|Publisher||Public Library of Science (PLoS)|
Effective implementation strategies are needed to increase engagement in HIV services in hyperendemic settings. We conducted a pragmatic cluster-randomized trial in a high-risk, highly mobile fishing community (HIV prevalence: approximately 38%) in Rakai, Uganda, to assess the impact of a community health worker-delivered, theory-based (situated Information, Motivation, and Behavior Skills), motivational interviewing-informed, and mobile phone application-supported counseling strategy called "Health Scouts" to promote engagement in HIV treatment and prevention services.
<jats:title>Methods and findings</jats:title>
The study community was divided into 40 contiguous, randomly allocated clusters (20 intervention clusters, <jats:italic>n</jats:italic> = 1,054 participants at baseline; 20 control clusters, <jats:italic>n</jats:italic> = 1,094 participants at baseline). From September 2015 to December 2018, the Health Scouts were deployed in intervention clusters. Community-wide, cross-sectional surveys of consenting 15 to 49-year-old residents were conducted at approximately 15 months (mid-study) and at approximately 39 months (end-study) assessing the primary programmatic outcomes of self-reported linkage to HIV care, antiretroviral therapy (ART) use, and male circumcision, and the primary biologic outcome of HIV viral suppression (<400 copies/mL). Secondary outcomes included HIV testing coverage, HIV incidence, and consistent condom use. The primary intent-to-treat analysis used log-linear binomial regression with generalized estimating equation to estimate prevalence risk ratios (PRR) in the intervention versus control arm. A total of 2,533 (45% female, mean age: 31 years) and 1,903 (46% female; mean age 32 years) residents completed the mid-study and end-study surveys, respectively. At mid-study, there were no differences in outcomes between arms. At end-study, self-reported receipt of the Health Scouts intervention was 38% in the intervention arm and 23% in the control arm, suggesting moderate intervention uptake in the intervention arm and substantial contamination in the control arm. At end-study, intention-to-treat analysis found higher HIV care coverage (PRR: 1.06, 95% CI: 1.01 to 1.10, <jats:italic>p</jats:italic> = 0.011) and ART coverage (PRR: 1.05, 95% CI: 1.01 to 1.10, <jats:italic>p</jats:italic> = 0.028) among HIV–positive participants in the intervention compared with the control arm. Male circumcision coverage among all men (PRR: 1.05, 95% CI: 0.96 to 1.14, <jats:italic>p</jats:italic> = 0.31) and HIV viral suppression among HIV–positive participants (PRR: 1.04, 95% CI: 0.98 to 1.12, <jats:italic>p</jats:italic> = 0.20) were higher in the intervention arm, but differences were not statistically significant. No differences were seen in secondary outcomes. Study limitations include reliance on self-report for programmatic outcomes and substantial contamination which may have diluted estimates of effect.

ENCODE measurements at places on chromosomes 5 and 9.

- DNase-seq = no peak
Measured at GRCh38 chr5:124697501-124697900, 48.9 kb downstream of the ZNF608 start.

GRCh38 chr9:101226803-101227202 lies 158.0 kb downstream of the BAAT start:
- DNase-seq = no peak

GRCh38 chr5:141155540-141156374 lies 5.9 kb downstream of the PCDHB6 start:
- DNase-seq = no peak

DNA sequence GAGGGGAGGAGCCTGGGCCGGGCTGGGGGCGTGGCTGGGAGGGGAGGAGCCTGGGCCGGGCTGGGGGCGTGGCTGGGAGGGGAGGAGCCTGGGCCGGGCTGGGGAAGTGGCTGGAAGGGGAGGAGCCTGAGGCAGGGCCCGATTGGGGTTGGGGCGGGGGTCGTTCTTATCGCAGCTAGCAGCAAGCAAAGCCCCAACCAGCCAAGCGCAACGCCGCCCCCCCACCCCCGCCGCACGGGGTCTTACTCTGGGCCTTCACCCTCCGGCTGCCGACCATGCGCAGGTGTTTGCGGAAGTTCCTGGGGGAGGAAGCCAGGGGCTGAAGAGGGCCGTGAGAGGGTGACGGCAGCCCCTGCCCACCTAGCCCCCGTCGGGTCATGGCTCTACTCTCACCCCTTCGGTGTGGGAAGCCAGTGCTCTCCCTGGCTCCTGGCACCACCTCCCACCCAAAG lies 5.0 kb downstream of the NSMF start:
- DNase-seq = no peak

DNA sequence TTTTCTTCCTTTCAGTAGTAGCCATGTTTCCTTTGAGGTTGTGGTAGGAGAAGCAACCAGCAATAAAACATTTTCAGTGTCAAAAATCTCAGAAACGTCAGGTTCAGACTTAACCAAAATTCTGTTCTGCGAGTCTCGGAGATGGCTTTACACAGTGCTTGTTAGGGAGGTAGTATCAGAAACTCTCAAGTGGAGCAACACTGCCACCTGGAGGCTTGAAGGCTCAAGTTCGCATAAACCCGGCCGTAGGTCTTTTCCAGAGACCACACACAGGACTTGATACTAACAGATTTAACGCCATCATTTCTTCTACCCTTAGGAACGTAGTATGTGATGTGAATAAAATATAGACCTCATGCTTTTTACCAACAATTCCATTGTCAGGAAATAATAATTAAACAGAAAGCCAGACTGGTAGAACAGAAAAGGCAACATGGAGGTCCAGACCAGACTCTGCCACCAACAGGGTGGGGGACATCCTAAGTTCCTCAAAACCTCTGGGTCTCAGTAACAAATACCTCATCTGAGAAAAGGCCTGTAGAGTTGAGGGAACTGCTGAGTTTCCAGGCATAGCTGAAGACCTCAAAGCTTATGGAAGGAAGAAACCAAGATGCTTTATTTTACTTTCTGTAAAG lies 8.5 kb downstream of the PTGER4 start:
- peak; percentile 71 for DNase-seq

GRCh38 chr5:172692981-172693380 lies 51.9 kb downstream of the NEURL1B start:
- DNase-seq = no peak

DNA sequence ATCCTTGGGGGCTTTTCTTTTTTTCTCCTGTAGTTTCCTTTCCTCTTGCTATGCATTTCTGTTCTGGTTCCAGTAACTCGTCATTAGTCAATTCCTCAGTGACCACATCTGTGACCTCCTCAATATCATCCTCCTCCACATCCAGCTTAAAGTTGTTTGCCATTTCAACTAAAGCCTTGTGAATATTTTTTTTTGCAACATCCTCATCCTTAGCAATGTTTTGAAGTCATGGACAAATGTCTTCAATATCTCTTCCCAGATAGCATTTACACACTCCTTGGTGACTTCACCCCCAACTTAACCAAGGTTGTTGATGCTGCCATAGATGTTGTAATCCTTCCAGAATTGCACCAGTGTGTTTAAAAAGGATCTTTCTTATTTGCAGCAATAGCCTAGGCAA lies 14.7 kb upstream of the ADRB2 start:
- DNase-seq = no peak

A novel community health worker intervention improved HIV care and ART coverage in an HIV hyperendemic setting but did not clearly improve male circumcision coverage or HIV viral suppression. This community-based, implementation strategy may be a useful component in some settings for HIV epidemic control.
ClinicalTrials.gov <jats:ext-link xmlns:xlink="http://www.w3.org/1999/xlink" ext-link-type="uri" xlink:href="https://clinicaltrials.gov/ct2/show/NCT02556957" xlink:type="simple">NCT02556957</jats:ext-link>.
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